ERG SES D 15, Practices and Education
Further Education (FE) has become a competitive market, and with the marketization of the sector comes a responsibility to be more cost effective and in turn more accountable. This study explores how the effects of monitoring and accountability have impacted on the lecturers’ pedagogic practice and has created a narrowing of the curriculum. As a result, the students are not being given the opportunity to achieve to the best of their ability and develop higher order thinking skills. This study will endeavour to find a pedagogic method that will address this issue.
The focus of the research is as follows:
What are the effects of monitoring and accountability on pedagogic practice in the FE classroom, and how can a positive change be created in that environment?
The research questions are:
How do lecturers experience monitoring and accountability in the FE classroom and what has that meant for learning and teaching?
How do the lecturers plan, teach, assess and evaluate sessions, and what is done if a student or students fall below their expected level of progress?
What do the lecturers believe to be the most effective aspects of their lessons in relation to learning and teaching? Why?
What do lecturers believe to be the ideal lesson for building learning and teaching? Why?
What is the impact of a revised approach to pedagogy on student learning?
The research questions 1 – 4 are exploratory and are designed to inform the actions that will be taken to address question 5.
Epistemologically, my view is that knowledge is whatever I deem to be practically useful for any aspect of the study. Given that I will be using an iterative process where the detail and direction may change in terms of the acquired knowledge, the nature of the knowledge or the understanding of the knowledge, an epistemological stance of pragmatism will be adopted. For the pragmatist, an ideology can only be true if thoughts, beliefs and statements are verified by generating practical consequences (Gray, 2014; Howell, 2013). Therefore, the pragmatic approach to research asserts that questions cannot be based on theory alone, there must be some element of practical experience to support it (Dewey, 1950). Pragmatism’s renewed popularity is in some part because it provides an epistemological justification to mix different methods and approaches (Onwuegbuzie et al., 2009).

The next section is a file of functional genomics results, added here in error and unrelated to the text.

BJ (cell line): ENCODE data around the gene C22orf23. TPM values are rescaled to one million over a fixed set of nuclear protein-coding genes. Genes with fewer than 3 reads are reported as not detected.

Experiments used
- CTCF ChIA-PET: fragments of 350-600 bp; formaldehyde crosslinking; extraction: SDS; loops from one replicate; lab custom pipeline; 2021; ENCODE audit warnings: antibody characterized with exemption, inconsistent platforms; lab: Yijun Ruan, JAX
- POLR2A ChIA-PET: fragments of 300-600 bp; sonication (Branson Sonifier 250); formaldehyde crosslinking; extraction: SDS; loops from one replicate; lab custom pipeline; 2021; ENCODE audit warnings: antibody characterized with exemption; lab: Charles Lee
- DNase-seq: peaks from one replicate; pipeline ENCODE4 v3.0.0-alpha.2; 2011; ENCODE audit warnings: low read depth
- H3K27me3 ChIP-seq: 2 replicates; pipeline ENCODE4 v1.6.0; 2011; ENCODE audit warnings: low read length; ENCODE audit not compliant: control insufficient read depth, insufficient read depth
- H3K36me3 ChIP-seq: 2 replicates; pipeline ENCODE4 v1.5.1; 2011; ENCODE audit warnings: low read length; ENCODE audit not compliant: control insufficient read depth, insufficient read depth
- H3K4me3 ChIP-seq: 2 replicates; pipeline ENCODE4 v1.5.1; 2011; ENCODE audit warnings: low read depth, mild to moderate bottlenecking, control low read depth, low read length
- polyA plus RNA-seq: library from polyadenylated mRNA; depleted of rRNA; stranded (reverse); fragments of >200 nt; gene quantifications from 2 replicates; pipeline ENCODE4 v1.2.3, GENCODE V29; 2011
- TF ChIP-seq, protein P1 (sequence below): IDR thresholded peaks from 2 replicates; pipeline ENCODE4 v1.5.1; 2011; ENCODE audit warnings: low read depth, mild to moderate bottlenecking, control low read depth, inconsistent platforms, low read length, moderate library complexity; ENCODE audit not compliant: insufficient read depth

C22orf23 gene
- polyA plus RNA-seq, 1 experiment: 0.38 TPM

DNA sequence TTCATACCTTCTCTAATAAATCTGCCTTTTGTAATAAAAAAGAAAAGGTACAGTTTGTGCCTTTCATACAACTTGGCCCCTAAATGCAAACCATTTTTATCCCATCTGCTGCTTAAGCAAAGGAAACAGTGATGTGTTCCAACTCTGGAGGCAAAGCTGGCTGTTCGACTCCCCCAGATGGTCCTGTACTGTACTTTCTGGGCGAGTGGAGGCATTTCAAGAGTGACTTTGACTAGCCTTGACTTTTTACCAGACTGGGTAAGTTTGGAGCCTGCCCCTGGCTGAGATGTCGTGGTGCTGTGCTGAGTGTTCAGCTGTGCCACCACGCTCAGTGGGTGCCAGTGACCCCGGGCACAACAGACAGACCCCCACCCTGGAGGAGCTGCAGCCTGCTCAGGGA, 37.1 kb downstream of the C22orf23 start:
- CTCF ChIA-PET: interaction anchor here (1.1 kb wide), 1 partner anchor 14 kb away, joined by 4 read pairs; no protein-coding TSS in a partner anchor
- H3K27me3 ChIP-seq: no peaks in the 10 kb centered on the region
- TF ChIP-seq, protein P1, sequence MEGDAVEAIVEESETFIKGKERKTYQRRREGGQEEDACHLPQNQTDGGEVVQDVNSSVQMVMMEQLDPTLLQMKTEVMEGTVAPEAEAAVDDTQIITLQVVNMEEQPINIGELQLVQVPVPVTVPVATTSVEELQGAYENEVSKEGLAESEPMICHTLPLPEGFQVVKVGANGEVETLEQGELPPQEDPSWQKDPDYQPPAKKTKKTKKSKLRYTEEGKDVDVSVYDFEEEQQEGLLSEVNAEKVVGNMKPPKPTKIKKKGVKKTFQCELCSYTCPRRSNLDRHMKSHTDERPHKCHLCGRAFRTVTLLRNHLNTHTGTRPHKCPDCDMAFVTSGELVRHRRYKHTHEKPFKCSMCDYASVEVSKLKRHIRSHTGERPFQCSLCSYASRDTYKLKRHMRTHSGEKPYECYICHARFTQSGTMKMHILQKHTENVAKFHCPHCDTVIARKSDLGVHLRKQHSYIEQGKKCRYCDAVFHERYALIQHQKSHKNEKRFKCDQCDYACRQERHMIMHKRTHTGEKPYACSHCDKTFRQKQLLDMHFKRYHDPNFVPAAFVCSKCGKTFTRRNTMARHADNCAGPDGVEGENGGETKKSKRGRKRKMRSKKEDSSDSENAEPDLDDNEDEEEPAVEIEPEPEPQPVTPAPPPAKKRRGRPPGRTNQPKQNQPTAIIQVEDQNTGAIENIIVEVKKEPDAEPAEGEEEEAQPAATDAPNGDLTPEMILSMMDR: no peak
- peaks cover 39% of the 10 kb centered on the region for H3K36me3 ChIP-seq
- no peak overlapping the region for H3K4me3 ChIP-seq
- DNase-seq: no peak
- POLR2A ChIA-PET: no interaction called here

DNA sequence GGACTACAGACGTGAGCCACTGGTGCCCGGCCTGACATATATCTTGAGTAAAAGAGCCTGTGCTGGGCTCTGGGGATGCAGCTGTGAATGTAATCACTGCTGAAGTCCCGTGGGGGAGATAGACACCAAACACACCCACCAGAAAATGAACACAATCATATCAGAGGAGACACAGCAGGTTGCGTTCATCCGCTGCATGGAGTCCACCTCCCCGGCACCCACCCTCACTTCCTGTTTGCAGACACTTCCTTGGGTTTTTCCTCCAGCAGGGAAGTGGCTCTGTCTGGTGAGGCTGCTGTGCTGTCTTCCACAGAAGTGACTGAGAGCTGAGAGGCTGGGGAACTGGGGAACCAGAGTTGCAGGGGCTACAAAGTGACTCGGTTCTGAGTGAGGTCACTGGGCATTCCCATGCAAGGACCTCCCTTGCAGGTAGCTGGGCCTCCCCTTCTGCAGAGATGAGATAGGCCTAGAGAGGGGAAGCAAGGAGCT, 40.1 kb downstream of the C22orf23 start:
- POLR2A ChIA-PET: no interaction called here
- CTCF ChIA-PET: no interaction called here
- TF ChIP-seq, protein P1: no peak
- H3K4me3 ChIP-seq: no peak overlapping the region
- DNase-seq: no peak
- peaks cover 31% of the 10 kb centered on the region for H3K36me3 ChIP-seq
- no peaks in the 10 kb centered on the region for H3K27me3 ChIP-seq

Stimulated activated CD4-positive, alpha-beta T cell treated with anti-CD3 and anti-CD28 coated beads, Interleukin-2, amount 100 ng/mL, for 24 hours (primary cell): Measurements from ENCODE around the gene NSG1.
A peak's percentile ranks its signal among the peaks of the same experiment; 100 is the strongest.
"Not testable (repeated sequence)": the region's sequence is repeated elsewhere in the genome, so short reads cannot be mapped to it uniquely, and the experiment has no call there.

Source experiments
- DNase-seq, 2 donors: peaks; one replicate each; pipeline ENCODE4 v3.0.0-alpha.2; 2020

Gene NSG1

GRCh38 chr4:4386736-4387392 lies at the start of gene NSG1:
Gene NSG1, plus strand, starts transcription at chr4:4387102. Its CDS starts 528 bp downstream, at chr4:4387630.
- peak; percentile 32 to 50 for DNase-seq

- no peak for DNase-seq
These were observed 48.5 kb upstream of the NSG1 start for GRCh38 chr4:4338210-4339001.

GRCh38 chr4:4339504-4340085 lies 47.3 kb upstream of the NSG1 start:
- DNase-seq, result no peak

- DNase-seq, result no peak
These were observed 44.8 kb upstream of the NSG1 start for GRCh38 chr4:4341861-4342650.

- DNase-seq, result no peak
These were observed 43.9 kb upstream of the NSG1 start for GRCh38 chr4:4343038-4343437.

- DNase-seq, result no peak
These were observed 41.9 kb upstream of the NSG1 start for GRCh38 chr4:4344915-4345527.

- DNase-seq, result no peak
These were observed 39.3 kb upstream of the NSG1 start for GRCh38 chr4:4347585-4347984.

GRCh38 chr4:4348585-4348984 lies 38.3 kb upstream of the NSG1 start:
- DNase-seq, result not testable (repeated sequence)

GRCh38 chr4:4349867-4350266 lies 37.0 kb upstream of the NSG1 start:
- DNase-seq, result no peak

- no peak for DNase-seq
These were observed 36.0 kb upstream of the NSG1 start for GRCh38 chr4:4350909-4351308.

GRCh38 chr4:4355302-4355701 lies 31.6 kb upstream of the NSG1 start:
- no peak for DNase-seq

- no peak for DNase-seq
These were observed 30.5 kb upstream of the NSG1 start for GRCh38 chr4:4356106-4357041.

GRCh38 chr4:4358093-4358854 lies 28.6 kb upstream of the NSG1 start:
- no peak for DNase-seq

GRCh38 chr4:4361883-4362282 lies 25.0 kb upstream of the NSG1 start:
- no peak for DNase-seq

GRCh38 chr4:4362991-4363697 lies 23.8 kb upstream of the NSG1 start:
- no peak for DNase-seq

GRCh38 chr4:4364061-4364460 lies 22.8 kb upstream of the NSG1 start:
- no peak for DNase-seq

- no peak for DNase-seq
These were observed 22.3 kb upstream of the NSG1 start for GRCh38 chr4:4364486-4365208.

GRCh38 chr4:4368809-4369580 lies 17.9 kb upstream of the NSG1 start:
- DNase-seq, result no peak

Ontologically, the research will be conducted from a realist and idealistic metaphysical perspective. The realist metaphysical position will be adopted because, independently of thought, it accepts objects and events for what they are (Rescher, 2003); their properties, and how they relate to each other are part of the nature of the world regardless of whether or not we know about them (Khlentzos, 2011). This will be complemented by an idealistic metaphysics, which contends that occurrences that are observed are ‘phenomenon of the brain’ that require an application of thought and reflection to help shape my interpretation of the events (Schopenhaur, 1966): 15-16).
An approach of Appreciative Inquiry will be used to highlight current positive aspects of pedagogic practice of participating lecturers, before identifying pedagogic methods that could be used or modified to improve the learning opportunities for the students. With an epistemological stance of pragmatism, Action Research will be the vehicle used to apply the changes and collect data. Accepting the complexity of the FE classroom, and the many interconnected strands that may need to be investigated, the bricolage approach will used to support a realist and idealistic ontological approach giving the freedom to determine what reality is and free the researchers from any single philosophical stance.
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